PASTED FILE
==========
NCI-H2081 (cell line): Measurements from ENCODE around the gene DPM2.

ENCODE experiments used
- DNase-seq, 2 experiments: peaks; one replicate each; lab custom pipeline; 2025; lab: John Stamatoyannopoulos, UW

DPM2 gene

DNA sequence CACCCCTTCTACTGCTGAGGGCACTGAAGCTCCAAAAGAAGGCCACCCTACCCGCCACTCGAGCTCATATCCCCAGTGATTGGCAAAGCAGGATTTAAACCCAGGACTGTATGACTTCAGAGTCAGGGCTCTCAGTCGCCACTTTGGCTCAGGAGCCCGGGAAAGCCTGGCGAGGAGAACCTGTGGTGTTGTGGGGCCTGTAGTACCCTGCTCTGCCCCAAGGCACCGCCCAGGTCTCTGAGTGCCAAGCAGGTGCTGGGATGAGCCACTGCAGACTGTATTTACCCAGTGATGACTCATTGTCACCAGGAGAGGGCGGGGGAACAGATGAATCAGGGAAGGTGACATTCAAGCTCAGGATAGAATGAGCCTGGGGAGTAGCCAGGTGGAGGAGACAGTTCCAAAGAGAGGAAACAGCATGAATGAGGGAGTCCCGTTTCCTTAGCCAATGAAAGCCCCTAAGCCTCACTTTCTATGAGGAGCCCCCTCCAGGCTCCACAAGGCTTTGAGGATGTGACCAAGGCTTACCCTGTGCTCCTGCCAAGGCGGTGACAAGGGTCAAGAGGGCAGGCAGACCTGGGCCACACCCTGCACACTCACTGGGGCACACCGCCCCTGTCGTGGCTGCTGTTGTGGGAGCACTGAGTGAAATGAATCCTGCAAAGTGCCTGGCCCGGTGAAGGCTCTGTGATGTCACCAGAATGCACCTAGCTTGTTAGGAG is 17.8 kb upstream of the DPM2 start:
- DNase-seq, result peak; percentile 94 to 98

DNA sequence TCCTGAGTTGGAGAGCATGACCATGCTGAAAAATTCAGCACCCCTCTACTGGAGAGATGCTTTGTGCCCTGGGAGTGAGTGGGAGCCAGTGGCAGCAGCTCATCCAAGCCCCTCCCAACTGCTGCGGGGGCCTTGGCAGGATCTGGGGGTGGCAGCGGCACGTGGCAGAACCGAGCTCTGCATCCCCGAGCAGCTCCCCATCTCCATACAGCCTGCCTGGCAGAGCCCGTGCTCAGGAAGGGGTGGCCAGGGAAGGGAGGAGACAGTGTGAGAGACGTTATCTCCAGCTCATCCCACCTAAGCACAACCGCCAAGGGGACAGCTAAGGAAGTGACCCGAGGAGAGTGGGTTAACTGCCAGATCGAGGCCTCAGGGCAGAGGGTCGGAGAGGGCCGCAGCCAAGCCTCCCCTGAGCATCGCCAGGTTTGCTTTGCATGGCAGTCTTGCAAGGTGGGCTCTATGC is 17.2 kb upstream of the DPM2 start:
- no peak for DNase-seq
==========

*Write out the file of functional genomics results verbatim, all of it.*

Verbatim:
NCI-H2081 (cell line): Measurements from ENCODE around the gene DPM2.

ENCODE experiments used
- DNase-seq, 2 experiments: peaks; one replicate each; lab custom pipeline; 2025; lab: John Stamatoyannopoulos, UW

DPM2 gene

DNA sequence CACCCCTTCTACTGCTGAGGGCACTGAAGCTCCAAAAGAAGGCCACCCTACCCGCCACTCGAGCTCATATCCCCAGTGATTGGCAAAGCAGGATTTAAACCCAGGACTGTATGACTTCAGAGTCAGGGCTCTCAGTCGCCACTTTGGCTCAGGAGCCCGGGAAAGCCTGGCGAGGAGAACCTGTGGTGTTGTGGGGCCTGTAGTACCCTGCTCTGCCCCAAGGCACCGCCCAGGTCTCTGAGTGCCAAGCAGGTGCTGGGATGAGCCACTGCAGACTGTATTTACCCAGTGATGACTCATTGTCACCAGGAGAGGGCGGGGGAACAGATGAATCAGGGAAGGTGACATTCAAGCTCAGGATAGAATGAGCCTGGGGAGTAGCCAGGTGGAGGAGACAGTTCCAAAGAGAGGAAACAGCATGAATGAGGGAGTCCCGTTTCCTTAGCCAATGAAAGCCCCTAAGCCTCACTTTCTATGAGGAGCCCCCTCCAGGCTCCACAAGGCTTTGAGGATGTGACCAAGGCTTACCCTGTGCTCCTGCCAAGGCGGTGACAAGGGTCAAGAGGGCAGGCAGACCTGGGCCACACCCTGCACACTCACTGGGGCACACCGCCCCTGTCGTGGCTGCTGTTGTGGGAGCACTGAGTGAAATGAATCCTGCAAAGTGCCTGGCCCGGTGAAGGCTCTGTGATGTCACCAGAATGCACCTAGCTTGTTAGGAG is 17.8 kb upstream of the DPM2 start:
- DNase-seq, result peak; percentile 94 to 98

DNA sequence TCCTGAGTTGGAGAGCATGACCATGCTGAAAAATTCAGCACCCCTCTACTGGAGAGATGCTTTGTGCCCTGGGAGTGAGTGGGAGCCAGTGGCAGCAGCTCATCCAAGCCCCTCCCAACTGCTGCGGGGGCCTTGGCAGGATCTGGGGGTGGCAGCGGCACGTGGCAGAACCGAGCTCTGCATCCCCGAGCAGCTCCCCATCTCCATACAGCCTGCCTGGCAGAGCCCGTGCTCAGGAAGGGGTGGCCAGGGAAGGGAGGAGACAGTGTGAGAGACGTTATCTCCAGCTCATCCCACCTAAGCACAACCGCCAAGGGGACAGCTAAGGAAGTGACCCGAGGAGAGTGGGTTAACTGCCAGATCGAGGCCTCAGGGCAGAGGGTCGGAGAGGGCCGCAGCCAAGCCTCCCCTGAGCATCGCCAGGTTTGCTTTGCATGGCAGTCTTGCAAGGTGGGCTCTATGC is 17.2 kb upstream of the DPM2 start:
- no peak for DNase-seq